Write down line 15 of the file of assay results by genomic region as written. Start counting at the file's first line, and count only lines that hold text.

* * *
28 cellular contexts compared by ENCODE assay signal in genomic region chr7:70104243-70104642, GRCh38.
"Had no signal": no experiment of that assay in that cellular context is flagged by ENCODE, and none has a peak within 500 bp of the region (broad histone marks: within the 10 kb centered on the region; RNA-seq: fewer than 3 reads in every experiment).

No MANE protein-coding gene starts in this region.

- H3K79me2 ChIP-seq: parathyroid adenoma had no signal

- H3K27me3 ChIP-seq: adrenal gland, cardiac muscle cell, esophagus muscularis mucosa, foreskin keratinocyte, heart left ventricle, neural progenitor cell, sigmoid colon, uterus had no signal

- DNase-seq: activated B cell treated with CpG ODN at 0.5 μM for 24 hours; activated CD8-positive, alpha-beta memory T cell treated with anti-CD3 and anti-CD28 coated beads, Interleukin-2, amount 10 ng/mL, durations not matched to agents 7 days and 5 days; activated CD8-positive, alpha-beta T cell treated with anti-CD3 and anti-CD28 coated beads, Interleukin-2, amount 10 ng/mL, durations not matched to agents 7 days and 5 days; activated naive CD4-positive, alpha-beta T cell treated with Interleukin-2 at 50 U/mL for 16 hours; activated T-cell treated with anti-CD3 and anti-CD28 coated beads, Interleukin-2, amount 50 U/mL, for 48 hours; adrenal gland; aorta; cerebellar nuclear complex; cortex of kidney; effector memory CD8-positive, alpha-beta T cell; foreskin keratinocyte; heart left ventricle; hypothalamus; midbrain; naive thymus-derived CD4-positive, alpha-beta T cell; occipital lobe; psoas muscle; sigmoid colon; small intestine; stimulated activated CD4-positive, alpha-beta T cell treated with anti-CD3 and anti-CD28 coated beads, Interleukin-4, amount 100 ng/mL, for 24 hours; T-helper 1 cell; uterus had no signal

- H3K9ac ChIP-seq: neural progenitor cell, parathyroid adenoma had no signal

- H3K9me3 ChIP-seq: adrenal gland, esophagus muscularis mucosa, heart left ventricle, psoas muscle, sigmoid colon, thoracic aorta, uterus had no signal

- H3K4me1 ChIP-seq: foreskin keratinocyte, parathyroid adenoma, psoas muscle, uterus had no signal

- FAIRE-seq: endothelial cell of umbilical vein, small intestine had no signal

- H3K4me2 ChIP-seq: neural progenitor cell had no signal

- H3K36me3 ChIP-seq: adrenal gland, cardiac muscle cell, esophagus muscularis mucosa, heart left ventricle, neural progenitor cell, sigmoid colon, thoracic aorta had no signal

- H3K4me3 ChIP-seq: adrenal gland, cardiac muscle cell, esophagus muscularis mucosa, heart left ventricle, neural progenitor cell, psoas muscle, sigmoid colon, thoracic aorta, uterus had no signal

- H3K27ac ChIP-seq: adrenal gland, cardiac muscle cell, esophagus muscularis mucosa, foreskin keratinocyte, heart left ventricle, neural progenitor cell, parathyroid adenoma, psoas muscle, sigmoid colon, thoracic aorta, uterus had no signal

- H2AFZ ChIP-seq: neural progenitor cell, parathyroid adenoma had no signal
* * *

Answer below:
- H2AFZ ChIP-seq: neural progenitor cell, parathyroid adenoma had no signal